Wyss Core Faculty member David Walt recognized for his invention of Microwell Arrays that fundamentally changed our possibilities of DNA and protein analysis
By Benjamin Boettner
(BOSTON) — Wyss Institute Core Faculty member David Walt, along with 18 other innovation pioneers, was announced to be inducted into the National Inventors Hall of Fame® (NIHF) at CES® as an “innovation game-changer who has transformed our world”.
The NIHF was founded and supported in partnership with the United States Patent and Trademark Office (USPTO), and has been recognizing inventors and U.S. patent holders, and their legacies as role models since 1973. It honors inventors for having improved society and creating new industries, and, with its education programs, aims to provide opportunity for each class of inductees to engage and inspire the next generation of innovators to help them keep transforming the world.
“I am honored to have been selected by the NIHF as a member of this year’s class and look forward to sharing my experiences as a scientist and entrepreneur with young minds through NIHF’s education programs,” said Walt, Ph.D., who is a Core Faculty member at Harvard’s Wyss Institute for Biologically Inspired Engineering. He also is the Hansjörg Wyss Professor of Biologically Inspired Engineering at Harvard Medical School, Professor of Pathology at Brigham and Women’s Hospital and a Howard Hughes Medical Institute Professor.
The NIHF recognized Walt’s development of ‘microwell arrays’ in 1996 as a groundbreaking innovation that revolutionized the field of genetic analysis, accelerated the understanding of numerous human diseases, and is now being used to develop new molecular diagnostic approaches in many areas of need.
With microwell arrays, Walt opened the opportunity for clinical researchers to detect and analyze single molecules that are suspended in tiny volumes of liquid in individual microwells. This capability has radically reshaped the process of genetic and proteomic analysis around the world, and enabled the cost of DNA sequencing and genotyping to plummet nearly a millionfold in the last decade. In 1998, he co-founded the company Illumina, which now holds more than 90% of the next-generation sequencing market.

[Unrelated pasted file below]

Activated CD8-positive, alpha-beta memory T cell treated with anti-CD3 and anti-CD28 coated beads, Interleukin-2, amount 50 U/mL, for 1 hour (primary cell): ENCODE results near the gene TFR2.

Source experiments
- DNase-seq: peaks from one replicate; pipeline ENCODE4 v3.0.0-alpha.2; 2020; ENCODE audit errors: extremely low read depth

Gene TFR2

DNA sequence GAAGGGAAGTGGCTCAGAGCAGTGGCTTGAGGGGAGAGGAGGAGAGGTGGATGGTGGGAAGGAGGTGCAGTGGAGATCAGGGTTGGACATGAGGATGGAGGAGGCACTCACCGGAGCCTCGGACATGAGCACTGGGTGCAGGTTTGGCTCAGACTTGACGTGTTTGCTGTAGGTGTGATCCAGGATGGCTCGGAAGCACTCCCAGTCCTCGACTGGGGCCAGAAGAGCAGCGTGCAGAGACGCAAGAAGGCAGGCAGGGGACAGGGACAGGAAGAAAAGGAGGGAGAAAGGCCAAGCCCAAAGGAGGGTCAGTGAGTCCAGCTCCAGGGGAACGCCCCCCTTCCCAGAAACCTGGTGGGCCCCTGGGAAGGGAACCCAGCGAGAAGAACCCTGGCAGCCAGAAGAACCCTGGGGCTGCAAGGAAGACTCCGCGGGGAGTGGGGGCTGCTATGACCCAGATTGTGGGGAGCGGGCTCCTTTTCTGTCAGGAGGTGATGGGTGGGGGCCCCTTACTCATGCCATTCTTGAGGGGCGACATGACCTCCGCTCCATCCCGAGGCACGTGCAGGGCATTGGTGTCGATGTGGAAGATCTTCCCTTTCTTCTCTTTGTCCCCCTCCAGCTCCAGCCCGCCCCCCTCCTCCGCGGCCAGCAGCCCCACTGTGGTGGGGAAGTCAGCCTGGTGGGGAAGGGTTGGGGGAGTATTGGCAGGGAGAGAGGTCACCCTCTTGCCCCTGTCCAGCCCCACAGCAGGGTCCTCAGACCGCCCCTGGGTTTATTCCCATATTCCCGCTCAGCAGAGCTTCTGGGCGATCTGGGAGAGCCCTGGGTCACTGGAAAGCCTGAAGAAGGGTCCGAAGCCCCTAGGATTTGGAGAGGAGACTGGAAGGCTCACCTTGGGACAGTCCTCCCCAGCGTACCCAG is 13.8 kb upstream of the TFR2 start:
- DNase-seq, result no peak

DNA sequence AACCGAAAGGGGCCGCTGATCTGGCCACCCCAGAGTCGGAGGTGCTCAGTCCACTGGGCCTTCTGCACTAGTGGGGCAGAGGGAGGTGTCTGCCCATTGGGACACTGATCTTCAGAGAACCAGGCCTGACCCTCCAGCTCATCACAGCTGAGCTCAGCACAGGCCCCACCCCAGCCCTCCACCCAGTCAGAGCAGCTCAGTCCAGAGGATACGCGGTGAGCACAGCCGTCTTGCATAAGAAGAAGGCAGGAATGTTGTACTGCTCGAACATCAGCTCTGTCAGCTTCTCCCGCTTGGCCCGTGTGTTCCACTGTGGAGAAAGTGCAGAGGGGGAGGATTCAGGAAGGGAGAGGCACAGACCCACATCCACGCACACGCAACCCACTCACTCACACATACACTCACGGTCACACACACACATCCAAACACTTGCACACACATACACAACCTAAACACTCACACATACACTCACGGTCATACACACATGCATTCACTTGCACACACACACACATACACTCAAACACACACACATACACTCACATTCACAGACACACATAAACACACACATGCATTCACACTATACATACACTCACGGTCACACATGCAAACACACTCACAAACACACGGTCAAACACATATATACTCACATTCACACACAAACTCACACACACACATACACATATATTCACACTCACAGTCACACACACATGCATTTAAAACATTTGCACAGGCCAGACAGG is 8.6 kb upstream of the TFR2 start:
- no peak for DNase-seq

In technology used by Illumina, Walt combined the concept of microwell arrays with that of BeadArrays, in which individual wells of arrays are preloaded with beads carrying specific DNA-binding sequences to facilitate genetic analysis of complex DNA samples in a highly parallel fashion. Later, in 2007, Walt expanded the microwell array principle to also detect proteins with a sensitivity 100-1000x higher than the best available assays, and commercialized the resulting Simoa technology by co-founding the company Quanterix. Following DNA and protein-related applications, his group applied microwell arrays also to the analysis of single cells that can be sorted into individual wells and studied by different means. Together, clinical microwell array applications now span areas as diverse as screening embryos for genetic defects before in vitro fertilization, studying disease in preserved or frozen tissue samples, identifying individuals’ metabolic profiles to ensure proper drug doses, and improving crop disease resistance.
Walt’s group at both the Wyss Institute, where he is leader of the Institute’s Diagnostics Accelerator, and Brigham and Women’s Hospital is now working towards new diagnostic approaches by using microwell array-based and other technologies and translating them into products that can non-invasively and more accurately diagnose and assess the states of certain forms of cancer, infectious and neurodegenerative diseases.
The NIHF’s Class of 2019 will be honored in a two-day event on May 1st in the Illumination Ceremony held at the National Inventors Hall of Fame Museum in the USPTO Headquarters in Alexandria, Virginia; and on May 2nd in the 47th Annual National Inventors Hall of Fame Induction Ceremony held in the National Building Museum in Washington, D.C.